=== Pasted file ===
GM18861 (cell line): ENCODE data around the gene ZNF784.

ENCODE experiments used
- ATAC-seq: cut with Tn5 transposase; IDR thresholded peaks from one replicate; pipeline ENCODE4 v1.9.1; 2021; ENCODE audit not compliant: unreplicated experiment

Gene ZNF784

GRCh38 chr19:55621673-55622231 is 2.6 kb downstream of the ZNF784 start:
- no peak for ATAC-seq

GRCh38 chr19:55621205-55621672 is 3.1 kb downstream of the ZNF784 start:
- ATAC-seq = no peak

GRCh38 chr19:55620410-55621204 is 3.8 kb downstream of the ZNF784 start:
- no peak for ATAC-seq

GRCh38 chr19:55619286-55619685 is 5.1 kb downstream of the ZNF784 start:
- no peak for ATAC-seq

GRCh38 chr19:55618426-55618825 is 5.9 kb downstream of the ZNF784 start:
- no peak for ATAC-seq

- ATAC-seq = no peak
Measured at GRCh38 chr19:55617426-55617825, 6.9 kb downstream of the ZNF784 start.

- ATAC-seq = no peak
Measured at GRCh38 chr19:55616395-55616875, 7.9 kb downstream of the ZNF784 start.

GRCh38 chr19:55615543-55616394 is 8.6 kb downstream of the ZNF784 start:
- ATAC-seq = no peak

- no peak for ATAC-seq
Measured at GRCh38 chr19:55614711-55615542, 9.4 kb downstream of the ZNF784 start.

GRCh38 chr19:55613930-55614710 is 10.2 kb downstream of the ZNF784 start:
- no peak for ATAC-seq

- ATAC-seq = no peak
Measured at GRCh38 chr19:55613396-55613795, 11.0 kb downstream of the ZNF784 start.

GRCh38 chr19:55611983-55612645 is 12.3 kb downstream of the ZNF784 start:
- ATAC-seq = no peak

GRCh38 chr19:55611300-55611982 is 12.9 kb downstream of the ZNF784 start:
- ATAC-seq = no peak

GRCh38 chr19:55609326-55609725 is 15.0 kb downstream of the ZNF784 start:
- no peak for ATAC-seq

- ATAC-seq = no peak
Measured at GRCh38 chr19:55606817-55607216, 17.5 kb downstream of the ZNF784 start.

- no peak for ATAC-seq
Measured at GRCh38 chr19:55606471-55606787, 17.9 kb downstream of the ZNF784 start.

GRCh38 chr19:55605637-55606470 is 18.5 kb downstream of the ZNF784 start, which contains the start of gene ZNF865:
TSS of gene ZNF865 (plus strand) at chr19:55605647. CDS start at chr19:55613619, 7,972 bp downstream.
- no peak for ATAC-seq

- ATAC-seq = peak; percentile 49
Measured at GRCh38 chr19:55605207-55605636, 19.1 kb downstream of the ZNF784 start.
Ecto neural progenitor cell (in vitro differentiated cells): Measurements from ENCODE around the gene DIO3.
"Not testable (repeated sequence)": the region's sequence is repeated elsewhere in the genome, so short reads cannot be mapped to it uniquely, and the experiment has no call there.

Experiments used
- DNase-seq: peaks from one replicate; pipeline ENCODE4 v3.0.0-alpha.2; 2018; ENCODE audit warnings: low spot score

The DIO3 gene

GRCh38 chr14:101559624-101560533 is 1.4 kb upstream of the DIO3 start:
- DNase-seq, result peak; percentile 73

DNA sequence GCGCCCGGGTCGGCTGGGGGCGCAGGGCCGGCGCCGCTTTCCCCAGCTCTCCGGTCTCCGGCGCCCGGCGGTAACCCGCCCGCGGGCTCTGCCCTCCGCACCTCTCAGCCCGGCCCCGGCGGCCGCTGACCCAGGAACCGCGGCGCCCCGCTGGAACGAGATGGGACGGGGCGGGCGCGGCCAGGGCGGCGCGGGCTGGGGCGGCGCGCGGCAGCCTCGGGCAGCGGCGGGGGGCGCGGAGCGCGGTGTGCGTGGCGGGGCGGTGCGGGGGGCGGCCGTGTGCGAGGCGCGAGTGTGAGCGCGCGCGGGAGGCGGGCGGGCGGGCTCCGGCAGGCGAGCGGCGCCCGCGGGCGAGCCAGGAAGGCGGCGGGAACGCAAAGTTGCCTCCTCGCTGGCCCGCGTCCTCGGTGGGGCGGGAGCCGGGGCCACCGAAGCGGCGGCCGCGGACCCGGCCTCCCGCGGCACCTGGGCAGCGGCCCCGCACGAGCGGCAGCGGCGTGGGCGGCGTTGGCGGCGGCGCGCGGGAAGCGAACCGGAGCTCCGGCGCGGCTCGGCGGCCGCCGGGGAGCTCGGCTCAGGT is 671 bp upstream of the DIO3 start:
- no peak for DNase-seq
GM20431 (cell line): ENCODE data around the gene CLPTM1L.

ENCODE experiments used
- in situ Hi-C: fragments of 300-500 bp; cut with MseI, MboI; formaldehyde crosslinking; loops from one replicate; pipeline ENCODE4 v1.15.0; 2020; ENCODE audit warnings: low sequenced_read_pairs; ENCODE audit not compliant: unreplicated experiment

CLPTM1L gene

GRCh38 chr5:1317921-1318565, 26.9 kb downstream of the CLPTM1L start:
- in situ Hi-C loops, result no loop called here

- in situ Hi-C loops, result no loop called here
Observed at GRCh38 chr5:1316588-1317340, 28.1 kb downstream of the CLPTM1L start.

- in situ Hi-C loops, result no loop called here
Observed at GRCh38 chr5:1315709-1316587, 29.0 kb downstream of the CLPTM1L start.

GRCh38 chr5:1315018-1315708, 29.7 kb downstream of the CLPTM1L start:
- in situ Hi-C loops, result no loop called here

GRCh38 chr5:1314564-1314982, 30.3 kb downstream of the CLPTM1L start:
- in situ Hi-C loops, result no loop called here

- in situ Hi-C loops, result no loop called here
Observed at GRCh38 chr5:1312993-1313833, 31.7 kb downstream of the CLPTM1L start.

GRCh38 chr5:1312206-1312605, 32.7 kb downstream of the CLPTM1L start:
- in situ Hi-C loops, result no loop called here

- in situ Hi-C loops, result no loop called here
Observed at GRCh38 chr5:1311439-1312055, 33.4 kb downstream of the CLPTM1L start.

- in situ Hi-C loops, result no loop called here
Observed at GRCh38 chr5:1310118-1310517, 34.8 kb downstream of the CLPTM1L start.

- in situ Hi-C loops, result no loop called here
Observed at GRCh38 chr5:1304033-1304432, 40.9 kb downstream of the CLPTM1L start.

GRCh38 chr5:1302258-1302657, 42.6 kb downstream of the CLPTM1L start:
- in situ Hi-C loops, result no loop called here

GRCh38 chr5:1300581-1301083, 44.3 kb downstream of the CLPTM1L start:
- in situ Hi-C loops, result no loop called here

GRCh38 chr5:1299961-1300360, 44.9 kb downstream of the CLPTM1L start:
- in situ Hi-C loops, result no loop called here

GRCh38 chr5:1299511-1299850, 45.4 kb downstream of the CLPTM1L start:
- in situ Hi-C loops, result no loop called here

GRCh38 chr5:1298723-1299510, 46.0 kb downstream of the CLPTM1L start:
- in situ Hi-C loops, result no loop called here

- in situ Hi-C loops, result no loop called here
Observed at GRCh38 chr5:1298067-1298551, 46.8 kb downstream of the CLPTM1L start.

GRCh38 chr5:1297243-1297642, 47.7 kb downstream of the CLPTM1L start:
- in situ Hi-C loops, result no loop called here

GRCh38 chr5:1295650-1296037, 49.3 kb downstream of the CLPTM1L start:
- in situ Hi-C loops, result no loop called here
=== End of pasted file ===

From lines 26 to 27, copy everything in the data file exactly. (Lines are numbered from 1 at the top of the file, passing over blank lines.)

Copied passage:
Measured at GRCh38 chr19:55613396-55613795, 11.0 kb downstream of the ZNF784 start.

GRCh38 chr19:55611983-55612645 is 12.3 kb downstream of the ZNF784 start: